It’s a bumper week for fans of the Dantesque. Dan Brown’s new book enters the world of the Inferno and, for those who like their evil televisual, the new Hannibal is playing on Sky. The proprietors of Florence’s Serial Killer Museum must be delighted. (And yes, there is one, I haven’t made it up.)
To my mind, one of the most memorable pieces of art in Florence is the stunning thirteenth-century gold-grounded mosaic of the Devil in the city’s Baptistery (part of which is shown above). In the three mouths of the three-headed Satan are the traitors Judas, Brutus and Cassius, just as Dante would later depict them. It’s a reminder of the mentalities of medieval Florence, of a world where the Devil was always with us.
The Inferno is the first part of Dante’s Divine Comedy. Writing in the early years of the fourteenth century, the author looks back to the year 1300 and imagines his younger self on a journey through Hell. In the company of the ancient poet Virgil, who as one of the unbaptized is condemned to live in its outer circles, he eyes the fates of the souls condemned to its fires.
Central to Dante’s Hell is the contrapasso – the punishment that fits the crime. Dante didn’t come up with the idea of the contrapasso himself, but his visualisations have inspired writers for centuries. He shows us a sower of discord, Gaius Curio, who advised Caesar to cross the Rubicon and thus precipitated the Roman civil war. Gaius has his tongue cut out. He shows us a schismatic: Mohammed’s son-in-law Ali, accused of dividing Islam into Sunni and Shia. Ali’s head is cleft in two. Dante’s are bloody punishments. No wonder Hollywood, with its current penchant for ultra-violence, loves them. For a modern version of the contrapasso you need look no further than David Fincher’s Se7en.
Of course, Dante’s not the only Italian point of reference in Dan Brown. The Da Vinci Code builds its plot on a conspiratorial interpretation of the artist’s celebrated Last Supper. In Angels and Demons the plot ricochets around the baroque monuments of Rome, through the Vatican Secret Archives (I’ve been, and no, they don’t look like that), and into a papal conclave.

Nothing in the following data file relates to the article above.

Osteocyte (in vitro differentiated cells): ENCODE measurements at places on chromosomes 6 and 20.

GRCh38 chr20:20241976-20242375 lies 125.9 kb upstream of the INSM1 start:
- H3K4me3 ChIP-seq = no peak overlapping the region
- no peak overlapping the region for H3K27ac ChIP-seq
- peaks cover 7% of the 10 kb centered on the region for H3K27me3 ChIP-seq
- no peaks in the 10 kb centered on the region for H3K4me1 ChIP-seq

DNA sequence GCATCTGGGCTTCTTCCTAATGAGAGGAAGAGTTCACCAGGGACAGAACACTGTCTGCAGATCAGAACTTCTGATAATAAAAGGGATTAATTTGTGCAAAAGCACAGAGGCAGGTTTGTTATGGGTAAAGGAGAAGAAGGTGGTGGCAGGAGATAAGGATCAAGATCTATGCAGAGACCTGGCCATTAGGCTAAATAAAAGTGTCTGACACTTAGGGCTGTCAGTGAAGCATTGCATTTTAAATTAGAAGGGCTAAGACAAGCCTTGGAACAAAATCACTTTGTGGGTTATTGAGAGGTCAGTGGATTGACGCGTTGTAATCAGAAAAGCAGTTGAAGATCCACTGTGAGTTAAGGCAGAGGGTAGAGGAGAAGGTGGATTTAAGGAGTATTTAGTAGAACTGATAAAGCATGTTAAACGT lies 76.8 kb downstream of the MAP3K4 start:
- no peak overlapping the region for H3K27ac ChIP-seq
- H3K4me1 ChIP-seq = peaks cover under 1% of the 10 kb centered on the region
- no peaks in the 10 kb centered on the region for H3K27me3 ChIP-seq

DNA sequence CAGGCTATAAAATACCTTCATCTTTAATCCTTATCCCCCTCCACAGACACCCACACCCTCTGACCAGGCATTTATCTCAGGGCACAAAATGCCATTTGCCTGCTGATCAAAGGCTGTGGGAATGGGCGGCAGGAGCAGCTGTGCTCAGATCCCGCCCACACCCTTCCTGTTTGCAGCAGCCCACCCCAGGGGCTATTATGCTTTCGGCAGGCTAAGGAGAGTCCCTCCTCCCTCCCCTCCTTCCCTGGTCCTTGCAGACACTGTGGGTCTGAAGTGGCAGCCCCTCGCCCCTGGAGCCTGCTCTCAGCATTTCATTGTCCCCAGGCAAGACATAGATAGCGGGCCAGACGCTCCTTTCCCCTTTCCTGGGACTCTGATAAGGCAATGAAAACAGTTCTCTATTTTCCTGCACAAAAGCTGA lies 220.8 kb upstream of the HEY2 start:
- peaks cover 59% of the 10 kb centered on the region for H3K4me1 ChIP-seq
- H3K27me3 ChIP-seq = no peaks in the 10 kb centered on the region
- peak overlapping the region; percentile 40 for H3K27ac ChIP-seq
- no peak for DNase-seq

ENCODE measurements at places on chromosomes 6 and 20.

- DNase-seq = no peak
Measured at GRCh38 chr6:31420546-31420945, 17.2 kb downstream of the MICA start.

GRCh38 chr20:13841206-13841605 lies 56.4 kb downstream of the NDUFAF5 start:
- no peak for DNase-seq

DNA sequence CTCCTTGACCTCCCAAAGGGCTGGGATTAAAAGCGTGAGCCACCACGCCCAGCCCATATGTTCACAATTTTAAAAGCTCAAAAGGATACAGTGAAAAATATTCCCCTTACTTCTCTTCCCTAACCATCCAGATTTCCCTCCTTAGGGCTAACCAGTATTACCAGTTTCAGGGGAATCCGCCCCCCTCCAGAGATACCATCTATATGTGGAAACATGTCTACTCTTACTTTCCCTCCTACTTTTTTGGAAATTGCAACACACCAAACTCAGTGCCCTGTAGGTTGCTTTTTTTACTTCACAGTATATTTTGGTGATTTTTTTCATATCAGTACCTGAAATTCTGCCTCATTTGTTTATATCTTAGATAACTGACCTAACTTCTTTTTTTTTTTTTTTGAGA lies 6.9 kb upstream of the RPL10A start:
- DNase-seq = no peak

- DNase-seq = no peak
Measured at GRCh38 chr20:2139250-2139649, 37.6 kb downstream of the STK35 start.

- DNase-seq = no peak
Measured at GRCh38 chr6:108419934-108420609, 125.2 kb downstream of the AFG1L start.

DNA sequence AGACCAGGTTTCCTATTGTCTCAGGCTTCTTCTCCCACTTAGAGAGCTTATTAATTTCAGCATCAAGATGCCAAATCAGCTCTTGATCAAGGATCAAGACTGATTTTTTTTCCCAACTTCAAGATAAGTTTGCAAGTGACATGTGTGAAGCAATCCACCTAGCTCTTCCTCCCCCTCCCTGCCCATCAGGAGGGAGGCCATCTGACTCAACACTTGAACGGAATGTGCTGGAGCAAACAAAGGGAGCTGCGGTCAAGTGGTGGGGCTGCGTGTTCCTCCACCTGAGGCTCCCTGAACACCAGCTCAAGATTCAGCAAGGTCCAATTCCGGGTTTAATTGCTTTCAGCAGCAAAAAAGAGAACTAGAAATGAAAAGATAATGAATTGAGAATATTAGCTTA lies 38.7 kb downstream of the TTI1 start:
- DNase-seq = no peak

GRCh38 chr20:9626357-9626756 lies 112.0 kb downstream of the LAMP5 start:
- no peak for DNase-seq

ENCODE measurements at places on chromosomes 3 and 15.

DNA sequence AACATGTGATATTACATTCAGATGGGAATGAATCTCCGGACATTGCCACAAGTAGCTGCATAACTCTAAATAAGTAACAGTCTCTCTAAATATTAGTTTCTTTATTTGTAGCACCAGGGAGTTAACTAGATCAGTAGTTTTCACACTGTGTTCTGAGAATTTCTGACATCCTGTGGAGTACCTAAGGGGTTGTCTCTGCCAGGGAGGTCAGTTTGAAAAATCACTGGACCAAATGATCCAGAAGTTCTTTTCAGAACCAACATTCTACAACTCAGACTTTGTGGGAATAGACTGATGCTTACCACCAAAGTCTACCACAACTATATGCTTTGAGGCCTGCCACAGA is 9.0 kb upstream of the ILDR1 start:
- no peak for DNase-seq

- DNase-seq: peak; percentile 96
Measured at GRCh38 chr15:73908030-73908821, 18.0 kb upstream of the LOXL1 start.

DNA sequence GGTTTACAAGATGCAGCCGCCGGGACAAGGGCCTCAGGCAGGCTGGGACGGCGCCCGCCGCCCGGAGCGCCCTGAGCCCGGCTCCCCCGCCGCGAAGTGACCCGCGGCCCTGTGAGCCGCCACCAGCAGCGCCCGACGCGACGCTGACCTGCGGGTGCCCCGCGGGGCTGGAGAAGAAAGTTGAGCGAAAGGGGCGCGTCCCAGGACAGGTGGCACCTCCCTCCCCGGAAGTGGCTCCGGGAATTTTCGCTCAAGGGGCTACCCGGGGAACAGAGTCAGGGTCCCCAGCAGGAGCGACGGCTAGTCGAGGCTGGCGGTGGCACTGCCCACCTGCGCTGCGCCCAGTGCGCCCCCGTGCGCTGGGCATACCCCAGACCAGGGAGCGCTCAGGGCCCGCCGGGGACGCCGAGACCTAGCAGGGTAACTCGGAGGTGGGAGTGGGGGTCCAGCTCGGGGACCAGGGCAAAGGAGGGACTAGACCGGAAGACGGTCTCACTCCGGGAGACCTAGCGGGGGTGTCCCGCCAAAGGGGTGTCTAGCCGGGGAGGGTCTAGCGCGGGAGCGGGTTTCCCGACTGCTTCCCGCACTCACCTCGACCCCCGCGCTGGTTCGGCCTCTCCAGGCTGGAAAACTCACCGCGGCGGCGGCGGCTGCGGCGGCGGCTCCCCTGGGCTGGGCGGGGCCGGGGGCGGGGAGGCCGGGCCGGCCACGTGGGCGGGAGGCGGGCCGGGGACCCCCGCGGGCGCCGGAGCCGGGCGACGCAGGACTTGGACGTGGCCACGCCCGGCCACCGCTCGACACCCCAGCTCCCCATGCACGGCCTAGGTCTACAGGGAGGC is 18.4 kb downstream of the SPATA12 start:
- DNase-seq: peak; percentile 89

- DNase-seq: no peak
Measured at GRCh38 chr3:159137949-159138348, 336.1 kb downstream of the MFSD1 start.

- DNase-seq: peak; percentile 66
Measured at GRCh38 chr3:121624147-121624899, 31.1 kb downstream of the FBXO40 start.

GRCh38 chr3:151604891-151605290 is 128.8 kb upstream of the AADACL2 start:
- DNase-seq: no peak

Brown’s hero, Robert Langdon, is a professor of religious symbology, and that prompts some mockery, but symbols are indeed important in Renaissance art. Few modern viewers can read them, but the paintings of the period are layered with meaning. Animals, birds, flowers, particular poses: all can carry messages. A glance through Cesare Ripa’s seventeenth-century guide to emblems, Iconologia, will give you a sense of their ubiquity. (A better web edition, but only in Italian is here.)
To symbolism, Brown adds conspiracy, another staple of Italian history. To the ancient conspiracies of Catiline and others, the Renaissance Florence famously added that of the Pazzi, who plotted against their Medici rivals. In 1478 they assassinated Giuliano de’ Medici – and narrowly failed to kill Giuliano’s brother Lorenzo – as they attended mass in the Duomo of Florence. Want to play at the Pazzi conspiracy? Try Assassin’s Creed II (but don’t expect historical accuracy). Want a proper historical account? Try Lauro Martines’ excellent April Blood.
My favourite fictional take on both Dante and the Pazzi conspiracy, though, is Thomas Harris’ Hannibal, now enjoying a new lease of life with the NBC-produced prequel showing on Sky in the UK. Mads Mikkelsen, in the title role, says Hannibal Lecter’s ‘as close as you can come to the Devil’. In fact, the books are more complex still: at times the Hannibal character inhabits the persona of Dante’s Virgil, and in a clever, twisted play on Florentine history the Renaissance Man persona of Lorenzo de’ Medici too.
But there’s something to the idea of serial killer as modern Devil. In a secular society fewer of us believe in an Antichrist: today’s ultimate evil is found in people. In the Inferno, Dante was the man who walked through Hell, who saw its torments in close-up. His closest literary equivalent today is the fictional detective, witness to the worst of human depravity, to the perverse genius plotting destruction or the killer dispensing an amoral sort of justice. If you know that character – and it’s almost certain you do – you know something of Dante. Seven centuries on, it’s a remarkable legacy.
Catherine Fletcher is Lecturer in Public History at the University of Sheffield working on Renaissance Italy and England. If you’d like to read more of Catherine’s work, you can follow her on twitter @cath_fletcher, and her book, The Divorce of Henry VIII (published in hardback as Our Man in Rome: Henry VIII and his Italian Ambassador) is out in paperback.
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